Bilateral relations between Turkiye and Iraq continue to face major obstacles, especially given the presence of the PKK in Iraqi Kurdistan. This Kurdish militant group has been designated as a terrorist organization by the Turkish government, which blames Iraq for allowing the PKK to maintain cross-border influence over Turkiye’s Kurdish regions. Comprising well over 15 percent of the population and located primarily in the country’s east, along the Syrian, Iraqi and Armenian borders, the Kurds are the largest ethnic minority in Turkiye and a subject of intense focus by successive Turkish governments. It concerns Ankara that the PKK has sustained its presence in Iraqi Kurdistan despite its strained relations with both the Baghdad and Irbil governments.

A water-sharing dispute in the Euphrates-Tigris basin has further negatively impacted Turkiye-Iraq relations

Zaid M. Belbagi

Water security is another growing bilateral concern, as the region is warming faster than the global average. A water-sharing dispute in the Euphrates-Tigris basin has further negatively impacted Turkiye-Iraq relations. The basin stretches across more than 35,000 sq. km in Turkiye, Iraq, Iran and Syria and tensions have arisen over the construction of more than 40 dams and hydroelectric power plants as part of Ankara’s Southeastern Anatolia Project.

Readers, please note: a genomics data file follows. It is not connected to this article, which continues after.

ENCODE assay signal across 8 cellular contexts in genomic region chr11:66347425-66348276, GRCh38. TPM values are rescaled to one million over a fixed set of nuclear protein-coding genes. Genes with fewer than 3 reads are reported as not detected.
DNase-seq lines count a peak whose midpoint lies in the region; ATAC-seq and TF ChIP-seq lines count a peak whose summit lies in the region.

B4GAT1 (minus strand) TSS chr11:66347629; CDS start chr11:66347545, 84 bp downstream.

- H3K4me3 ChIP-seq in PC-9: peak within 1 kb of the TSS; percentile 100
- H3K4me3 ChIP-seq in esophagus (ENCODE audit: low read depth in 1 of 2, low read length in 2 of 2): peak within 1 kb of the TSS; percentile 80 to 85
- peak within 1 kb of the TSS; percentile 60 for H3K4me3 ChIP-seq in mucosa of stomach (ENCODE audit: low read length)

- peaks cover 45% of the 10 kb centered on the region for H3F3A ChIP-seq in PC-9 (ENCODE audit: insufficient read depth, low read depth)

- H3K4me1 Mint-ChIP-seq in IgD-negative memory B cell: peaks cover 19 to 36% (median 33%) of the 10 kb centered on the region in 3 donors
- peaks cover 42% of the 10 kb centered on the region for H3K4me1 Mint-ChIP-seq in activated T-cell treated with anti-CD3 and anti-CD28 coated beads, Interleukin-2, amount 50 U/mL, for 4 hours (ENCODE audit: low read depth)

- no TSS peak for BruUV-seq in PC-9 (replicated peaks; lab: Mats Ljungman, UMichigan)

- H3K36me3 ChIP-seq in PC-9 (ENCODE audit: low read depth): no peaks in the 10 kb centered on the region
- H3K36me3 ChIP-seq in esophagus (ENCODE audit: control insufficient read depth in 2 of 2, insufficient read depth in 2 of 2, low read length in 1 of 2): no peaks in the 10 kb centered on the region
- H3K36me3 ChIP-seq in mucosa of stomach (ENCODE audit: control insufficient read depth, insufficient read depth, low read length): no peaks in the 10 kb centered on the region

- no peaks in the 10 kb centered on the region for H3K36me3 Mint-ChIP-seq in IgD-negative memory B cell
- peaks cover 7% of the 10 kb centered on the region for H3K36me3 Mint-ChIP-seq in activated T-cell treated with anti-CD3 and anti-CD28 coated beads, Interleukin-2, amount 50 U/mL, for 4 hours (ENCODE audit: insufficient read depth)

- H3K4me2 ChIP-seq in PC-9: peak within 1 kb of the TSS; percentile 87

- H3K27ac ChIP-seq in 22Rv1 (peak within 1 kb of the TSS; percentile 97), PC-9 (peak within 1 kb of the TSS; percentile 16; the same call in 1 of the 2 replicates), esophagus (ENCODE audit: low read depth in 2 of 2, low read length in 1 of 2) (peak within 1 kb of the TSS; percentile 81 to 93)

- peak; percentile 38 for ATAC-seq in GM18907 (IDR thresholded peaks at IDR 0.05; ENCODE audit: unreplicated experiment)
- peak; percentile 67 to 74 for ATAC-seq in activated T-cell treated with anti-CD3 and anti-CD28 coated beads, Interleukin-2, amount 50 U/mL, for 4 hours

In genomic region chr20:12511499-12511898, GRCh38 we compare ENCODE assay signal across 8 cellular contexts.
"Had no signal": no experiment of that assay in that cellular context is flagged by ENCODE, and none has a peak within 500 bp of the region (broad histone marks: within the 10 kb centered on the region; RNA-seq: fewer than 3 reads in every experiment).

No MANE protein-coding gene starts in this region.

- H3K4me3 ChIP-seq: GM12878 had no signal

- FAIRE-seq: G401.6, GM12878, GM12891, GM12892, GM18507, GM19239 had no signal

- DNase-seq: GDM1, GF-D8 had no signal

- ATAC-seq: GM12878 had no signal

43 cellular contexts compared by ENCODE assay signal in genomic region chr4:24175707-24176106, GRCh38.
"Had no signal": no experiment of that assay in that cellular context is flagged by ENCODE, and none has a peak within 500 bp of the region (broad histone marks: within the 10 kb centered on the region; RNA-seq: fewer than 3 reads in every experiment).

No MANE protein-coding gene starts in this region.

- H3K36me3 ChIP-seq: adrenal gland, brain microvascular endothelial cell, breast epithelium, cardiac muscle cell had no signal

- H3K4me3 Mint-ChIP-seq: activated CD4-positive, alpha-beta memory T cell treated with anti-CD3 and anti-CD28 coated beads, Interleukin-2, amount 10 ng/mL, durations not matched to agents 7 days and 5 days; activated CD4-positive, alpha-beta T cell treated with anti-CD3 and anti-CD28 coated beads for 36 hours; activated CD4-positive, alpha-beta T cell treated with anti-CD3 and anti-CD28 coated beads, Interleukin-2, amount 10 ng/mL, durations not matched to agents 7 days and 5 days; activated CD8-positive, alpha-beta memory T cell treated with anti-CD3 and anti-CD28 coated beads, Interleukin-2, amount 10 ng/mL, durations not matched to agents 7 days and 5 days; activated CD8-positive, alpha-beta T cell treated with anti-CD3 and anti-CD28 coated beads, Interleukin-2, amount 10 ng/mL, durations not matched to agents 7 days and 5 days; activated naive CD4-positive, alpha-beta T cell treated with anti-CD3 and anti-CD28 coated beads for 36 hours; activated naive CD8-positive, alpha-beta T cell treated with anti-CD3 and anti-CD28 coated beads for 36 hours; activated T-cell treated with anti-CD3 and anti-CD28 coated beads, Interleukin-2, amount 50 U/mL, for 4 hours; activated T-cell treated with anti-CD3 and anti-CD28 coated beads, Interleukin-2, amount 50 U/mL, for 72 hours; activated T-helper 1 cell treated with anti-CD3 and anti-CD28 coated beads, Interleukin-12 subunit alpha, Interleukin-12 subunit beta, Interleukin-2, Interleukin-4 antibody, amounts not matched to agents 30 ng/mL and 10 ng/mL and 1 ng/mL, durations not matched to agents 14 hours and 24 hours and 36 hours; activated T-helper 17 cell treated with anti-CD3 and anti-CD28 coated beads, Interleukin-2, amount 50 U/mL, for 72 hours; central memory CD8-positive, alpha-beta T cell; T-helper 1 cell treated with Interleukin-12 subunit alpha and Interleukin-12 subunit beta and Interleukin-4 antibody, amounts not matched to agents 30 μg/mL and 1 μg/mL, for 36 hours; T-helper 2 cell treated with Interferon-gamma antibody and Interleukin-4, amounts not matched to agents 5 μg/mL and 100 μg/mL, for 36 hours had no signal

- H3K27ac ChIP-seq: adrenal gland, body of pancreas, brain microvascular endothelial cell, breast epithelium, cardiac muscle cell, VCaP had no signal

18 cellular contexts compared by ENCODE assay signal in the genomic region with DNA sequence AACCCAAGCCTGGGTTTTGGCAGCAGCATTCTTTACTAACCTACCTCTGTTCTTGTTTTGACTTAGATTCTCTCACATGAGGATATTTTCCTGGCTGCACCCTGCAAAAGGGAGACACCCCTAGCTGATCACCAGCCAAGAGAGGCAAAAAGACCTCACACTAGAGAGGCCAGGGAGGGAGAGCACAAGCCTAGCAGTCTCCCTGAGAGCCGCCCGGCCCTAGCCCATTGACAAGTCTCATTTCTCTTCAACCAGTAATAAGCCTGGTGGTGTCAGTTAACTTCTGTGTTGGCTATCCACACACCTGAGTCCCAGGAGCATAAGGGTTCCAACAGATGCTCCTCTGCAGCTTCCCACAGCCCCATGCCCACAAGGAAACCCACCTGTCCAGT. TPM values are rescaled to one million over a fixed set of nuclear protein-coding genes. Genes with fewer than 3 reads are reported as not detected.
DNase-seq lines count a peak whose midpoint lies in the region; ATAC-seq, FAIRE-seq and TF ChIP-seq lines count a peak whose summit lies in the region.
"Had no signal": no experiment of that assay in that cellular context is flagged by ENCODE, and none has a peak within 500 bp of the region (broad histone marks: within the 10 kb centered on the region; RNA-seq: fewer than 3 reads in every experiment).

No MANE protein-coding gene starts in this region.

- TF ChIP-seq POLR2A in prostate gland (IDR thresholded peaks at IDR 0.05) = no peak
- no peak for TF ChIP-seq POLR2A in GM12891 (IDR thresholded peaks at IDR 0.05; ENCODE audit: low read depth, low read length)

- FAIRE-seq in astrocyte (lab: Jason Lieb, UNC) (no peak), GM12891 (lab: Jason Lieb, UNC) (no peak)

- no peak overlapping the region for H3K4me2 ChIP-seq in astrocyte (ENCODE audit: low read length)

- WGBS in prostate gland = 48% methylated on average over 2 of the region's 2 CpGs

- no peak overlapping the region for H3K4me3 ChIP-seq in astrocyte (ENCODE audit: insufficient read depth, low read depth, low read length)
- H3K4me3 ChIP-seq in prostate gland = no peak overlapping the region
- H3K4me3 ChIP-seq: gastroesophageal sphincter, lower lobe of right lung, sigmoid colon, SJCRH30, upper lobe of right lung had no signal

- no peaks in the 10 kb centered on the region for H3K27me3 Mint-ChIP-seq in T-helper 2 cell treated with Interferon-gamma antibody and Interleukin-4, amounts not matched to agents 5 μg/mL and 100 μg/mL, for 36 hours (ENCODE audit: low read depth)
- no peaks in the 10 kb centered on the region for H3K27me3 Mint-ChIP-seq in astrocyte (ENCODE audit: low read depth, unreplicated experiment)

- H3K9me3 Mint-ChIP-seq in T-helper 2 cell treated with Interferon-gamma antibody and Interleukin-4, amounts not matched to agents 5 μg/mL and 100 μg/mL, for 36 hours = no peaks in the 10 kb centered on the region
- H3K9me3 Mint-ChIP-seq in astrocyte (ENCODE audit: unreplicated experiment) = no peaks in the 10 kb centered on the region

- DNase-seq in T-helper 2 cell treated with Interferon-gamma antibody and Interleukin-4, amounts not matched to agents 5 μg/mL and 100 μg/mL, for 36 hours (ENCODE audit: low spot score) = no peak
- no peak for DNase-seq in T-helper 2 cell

Turkiye’s downstream neighbors, such as Iraq, are concerned with the pressure exerted by these projects on the rivers’ already limited water supply. Estimates have indicated that such construction has reduced Iraq’s water supply from the two rivers by 80 percent over the last 40 years and some experts believe that both will be dry by 2040.

Efforts to introduce a minimum water-sharing commitment from Turkiye have been welcome but remain vague and dependent on Ankara’s cooperation. It is also understood that, given the wider geopolitical context, Turkiye is using this issue as a means to exercise control over Kurdish militant groups and Islamist groups in Syria and Iraq.

Though disputes persist concerning the supply of oil and water sharing, there are distinct opportunities for security cooperation between Iraq and Turkiye. The two countries are important neighbors. Moreover, Turkish President Recep Tayyip Erdogan increasingly needs the perceived successful resolution of bilateral crises as an opportunity to direct attention away from the losses suffered by his ruling Justice and Development Party in the local elections in Turkiye last month.

There are already indications of emerging security cooperation between the two countries. Turkiye’s foreign minister, defense minister and National Intelligence Organization director last month visited their counterparts in Baghdad to strengthen bilateral security cooperation. The joint statement released afterward underlined the countries’ shared commitment to deterring the PKK’s operations. Iraq has also shown a willingness to join Turkiye in the establishment of a joint operations center against the PKK. This is expected to be explored further during Erdogan’s planned visit to Baghdad after Ramadan, which could also precipitate collaboration on the Iraq-Turkiye pipeline.

  • Zaid M. Belbagi is a political commentator and an adviser to private clients between London and the Gulf Cooperation Council region. X: @Moulay_Zaid